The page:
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Exercise-Induced Asthma: Diagnosis, Treatment, and Regulatory Issues

Beck, Kenneth C.; Joyner, Michael J.; Scanlon, Paul D.

Exercise and Sport Sciences Reviews: January 2002 - Volume 30 - Issue 1 - p 1-3
News Briefs

If you have ideas for material you would like to see in this section, please contact the NEWS BRIEFS editor: M.J. Joyner, M.D., Department of Anesthesiology, Mayo Clinic, 200 First Street SW, Rochester, MN 55905 (E-mail:

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In the summer of 2001, a football player at Northwestern University died from an apparent asthma attack at practice. This unfortunate event served to highlight a number of points concerning asthma in the elite athlete. In an editorial in the New York Times, Olympic champion Jackie Joyner-Kersee addressed several important points from the perspective of an elite athlete who has been treated for asthma for many years (5). Key points included 1) the fear on the part of many athletes regarding a diagnosis of asthma because of the implication of weakness, and 2) the fact that many athletes ignore symptoms of asthma because they are trained to tolerate discomfort with exertion. Ms. Joyner-Kersee highlighted the seriousness of the disease and the importance of appropriate treatment. Several additional points should also be discussed related to asthma in the elite athlete: First, how is the diagnosis of asthma made? Second, how much does asthma affect athletic performance? Third, what effect will the use of medications to treat asthma have on athletic performance, both in the athlete with asthma and in the nonasthmatic?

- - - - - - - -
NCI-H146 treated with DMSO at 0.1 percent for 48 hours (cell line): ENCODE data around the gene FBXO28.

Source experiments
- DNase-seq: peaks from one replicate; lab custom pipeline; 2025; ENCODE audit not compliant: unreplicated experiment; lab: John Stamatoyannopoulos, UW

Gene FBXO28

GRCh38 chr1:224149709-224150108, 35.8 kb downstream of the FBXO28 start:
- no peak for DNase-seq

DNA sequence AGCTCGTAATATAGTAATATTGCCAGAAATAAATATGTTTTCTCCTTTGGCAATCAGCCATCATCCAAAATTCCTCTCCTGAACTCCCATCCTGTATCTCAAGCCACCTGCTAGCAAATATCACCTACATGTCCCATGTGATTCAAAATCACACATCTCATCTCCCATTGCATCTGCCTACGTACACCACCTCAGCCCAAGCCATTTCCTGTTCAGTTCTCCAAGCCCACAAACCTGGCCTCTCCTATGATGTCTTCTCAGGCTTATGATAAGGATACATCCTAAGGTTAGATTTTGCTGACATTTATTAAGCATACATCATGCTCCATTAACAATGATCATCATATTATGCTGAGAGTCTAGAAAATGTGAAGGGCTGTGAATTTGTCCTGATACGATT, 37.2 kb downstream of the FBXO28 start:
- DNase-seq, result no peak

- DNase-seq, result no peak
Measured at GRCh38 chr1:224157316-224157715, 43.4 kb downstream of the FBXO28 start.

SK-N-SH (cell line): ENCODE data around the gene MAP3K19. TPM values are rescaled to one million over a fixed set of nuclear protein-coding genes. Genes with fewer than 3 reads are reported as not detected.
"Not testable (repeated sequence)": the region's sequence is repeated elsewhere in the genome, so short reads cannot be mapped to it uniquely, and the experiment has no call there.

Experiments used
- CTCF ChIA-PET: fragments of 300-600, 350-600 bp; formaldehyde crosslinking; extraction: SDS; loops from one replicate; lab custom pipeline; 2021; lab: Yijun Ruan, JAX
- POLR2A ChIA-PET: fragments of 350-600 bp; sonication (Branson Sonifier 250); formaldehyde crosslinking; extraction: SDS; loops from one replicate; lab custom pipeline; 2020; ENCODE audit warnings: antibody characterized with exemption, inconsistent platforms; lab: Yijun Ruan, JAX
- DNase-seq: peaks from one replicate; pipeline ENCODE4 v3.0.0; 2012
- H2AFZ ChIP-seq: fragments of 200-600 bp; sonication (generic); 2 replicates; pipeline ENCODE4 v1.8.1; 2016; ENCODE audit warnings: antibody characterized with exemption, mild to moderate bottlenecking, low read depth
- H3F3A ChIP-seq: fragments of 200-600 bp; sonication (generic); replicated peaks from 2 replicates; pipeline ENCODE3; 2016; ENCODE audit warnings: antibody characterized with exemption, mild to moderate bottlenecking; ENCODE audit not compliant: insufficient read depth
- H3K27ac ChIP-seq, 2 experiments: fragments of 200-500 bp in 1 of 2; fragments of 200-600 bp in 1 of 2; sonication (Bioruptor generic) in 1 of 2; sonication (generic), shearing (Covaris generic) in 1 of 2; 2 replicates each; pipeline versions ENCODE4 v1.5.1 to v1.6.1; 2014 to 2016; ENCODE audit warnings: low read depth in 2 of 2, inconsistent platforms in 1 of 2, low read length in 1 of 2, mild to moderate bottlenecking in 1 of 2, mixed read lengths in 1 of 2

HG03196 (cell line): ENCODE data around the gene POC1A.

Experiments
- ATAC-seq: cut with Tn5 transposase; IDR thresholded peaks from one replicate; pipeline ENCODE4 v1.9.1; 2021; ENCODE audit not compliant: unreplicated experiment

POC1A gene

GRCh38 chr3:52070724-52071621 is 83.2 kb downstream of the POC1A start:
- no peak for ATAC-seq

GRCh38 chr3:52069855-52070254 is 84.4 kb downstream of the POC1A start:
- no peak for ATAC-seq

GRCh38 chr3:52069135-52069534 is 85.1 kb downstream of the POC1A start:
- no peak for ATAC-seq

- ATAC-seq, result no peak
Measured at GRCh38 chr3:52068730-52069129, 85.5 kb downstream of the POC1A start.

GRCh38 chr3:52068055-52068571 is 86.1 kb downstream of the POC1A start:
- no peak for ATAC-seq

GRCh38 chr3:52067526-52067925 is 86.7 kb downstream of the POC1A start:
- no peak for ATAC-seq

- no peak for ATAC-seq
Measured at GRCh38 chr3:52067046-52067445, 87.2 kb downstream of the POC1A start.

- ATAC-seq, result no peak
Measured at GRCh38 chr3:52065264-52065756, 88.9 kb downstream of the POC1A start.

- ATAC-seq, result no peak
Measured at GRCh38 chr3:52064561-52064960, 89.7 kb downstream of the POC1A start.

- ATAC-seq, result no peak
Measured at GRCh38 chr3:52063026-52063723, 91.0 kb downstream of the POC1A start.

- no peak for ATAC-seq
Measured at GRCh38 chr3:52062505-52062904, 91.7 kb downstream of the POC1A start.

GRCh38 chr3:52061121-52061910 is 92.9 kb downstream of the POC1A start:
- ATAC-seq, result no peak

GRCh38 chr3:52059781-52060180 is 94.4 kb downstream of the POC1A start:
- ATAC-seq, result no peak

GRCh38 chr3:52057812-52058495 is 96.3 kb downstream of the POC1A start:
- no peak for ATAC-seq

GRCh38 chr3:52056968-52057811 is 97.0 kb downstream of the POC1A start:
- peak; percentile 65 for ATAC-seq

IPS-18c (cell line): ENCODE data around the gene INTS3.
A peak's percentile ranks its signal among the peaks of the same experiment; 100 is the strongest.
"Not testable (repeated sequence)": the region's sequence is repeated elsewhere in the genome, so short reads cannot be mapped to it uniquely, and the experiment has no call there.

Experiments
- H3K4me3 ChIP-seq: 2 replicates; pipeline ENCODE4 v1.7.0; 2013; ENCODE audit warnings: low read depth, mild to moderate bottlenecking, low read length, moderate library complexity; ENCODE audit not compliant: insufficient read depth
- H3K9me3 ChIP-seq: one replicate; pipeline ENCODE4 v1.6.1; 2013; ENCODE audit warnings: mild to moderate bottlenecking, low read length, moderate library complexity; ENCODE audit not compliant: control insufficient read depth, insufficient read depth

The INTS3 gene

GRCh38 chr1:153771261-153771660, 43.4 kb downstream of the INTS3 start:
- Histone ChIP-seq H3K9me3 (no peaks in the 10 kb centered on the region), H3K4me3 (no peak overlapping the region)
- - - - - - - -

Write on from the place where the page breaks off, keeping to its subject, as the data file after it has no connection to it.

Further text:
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Exercise-induced asthma (EIA) can be diagnosed on the basis of clinical history, physical examination, and laboratory investigations. The clinical history is the most helpful means of diagnosis in practice. However, the positive predictive value of diagnosis on the basis of history alone is largely unknown. Even with laboratory data, the accuracy of diagnosis is far from perfect. Laboratory studies typically include spirometry and chest radiograph (to rule out other causes of symptoms). However, a methacholine challenge test, a cold air isocapnic hyperventilation test, or an exercise challenge test may be used as well. Of these tests, the least sensitive is the routine spirometric evaluation because patients with mild asthma often have normal pulmonary function in between asthma attacks. However, even challenge tests may not be 100% sensitive because they are often performed in the laboratory and do not include all the additional stresses associated with athletic competition. Recent data from Rundell et al. (9) show that field-based trials may be more sensitive than laboratory-based trials in eliciting bronchospasm in cold weather athletes. The most specific test is the exercise challenge test while breathing either dry or cold dry air. Second to that is the hyperventilation test, also breathing cold or dry air. Use of dry or cold air is important, as it has been shown that the severity of EIA is directly related to either water loss from the airway or cooling of the airway by dry or cold air.